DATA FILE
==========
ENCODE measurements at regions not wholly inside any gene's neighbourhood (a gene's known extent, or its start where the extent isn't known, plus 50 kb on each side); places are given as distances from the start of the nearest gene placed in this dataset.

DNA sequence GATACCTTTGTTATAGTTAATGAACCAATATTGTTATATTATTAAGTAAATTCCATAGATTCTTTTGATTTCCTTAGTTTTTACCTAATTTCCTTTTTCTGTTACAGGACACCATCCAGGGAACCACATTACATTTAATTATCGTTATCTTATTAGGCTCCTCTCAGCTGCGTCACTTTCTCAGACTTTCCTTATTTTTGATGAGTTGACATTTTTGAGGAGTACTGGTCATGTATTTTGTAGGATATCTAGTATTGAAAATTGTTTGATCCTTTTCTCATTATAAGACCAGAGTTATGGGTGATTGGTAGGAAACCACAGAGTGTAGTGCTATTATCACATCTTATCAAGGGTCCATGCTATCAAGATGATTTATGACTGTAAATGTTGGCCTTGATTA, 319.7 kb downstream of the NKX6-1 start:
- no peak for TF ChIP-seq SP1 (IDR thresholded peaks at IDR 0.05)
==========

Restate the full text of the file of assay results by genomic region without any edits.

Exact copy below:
ENCODE measurements at regions not wholly inside any gene's neighbourhood (a gene's known extent, or its start where the extent isn't known, plus 50 kb on each side); places are given as distances from the start of the nearest gene placed in this dataset.

DNA sequence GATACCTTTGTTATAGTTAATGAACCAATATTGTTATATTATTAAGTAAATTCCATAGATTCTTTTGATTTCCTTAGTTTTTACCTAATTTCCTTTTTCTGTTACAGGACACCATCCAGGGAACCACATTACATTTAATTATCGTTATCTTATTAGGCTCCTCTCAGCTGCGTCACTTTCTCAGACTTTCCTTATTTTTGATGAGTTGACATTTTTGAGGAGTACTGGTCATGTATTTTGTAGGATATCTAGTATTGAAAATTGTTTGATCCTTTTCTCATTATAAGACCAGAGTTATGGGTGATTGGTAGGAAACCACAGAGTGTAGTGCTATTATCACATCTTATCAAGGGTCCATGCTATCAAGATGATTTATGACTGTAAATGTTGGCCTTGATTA, 319.7 kb downstream of the NKX6-1 start:
- no peak for TF ChIP-seq SP1 (IDR thresholded peaks at IDR 0.05)